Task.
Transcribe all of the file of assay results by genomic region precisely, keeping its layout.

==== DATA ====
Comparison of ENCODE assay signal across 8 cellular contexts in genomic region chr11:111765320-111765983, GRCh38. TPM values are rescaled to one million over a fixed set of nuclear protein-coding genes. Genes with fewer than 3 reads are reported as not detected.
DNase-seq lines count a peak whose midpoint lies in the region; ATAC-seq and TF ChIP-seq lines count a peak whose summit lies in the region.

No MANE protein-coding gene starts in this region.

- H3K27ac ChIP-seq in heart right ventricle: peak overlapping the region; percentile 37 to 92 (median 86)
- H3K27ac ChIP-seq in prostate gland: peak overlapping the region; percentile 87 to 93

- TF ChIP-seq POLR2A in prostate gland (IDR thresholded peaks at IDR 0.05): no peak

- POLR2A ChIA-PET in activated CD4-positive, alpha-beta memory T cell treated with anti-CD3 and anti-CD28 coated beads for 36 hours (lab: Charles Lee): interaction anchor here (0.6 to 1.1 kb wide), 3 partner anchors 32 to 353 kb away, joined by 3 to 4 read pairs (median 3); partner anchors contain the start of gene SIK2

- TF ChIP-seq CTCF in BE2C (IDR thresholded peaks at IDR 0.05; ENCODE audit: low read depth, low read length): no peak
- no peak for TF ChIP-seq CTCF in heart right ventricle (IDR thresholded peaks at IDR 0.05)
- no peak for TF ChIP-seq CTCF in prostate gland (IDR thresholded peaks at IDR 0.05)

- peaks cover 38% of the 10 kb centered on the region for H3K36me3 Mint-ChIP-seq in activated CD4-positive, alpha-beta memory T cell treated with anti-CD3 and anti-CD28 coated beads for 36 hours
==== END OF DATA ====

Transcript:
Comparison of ENCODE assay signal across 8 cellular contexts in genomic region chr11:111765320-111765983, GRCh38. TPM values are rescaled to one million over a fixed set of nuclear protein-coding genes. Genes with fewer than 3 reads are reported as not detected.
DNase-seq lines count a peak whose midpoint lies in the region; ATAC-seq and TF ChIP-seq lines count a peak whose summit lies in the region.

No MANE protein-coding gene starts in this region.

- H3K27ac ChIP-seq in heart right ventricle: peak overlapping the region; percentile 37 to 92 (median 86)
- H3K27ac ChIP-seq in prostate gland: peak overlapping the region; percentile 87 to 93

- TF ChIP-seq POLR2A in prostate gland (IDR thresholded peaks at IDR 0.05): no peak

- POLR2A ChIA-PET in activated CD4-positive, alpha-beta memory T cell treated with anti-CD3 and anti-CD28 coated beads for 36 hours (lab: Charles Lee): interaction anchor here (0.6 to 1.1 kb wide), 3 partner anchors 32 to 353 kb away, joined by 3 to 4 read pairs (median 3); partner anchors contain the start of gene SIK2

- TF ChIP-seq CTCF in BE2C (IDR thresholded peaks at IDR 0.05; ENCODE audit: low read depth, low read length): no peak
- no peak for TF ChIP-seq CTCF in heart right ventricle (IDR thresholded peaks at IDR 0.05)
- no peak for TF ChIP-seq CTCF in prostate gland (IDR thresholded peaks at IDR 0.05)

- peaks cover 38% of the 10 kb centered on the region for H3K36me3 Mint-ChIP-seq in activated CD4-positive, alpha-beta memory T cell treated with anti-CD3 and anti-CD28 coated beads for 36 hours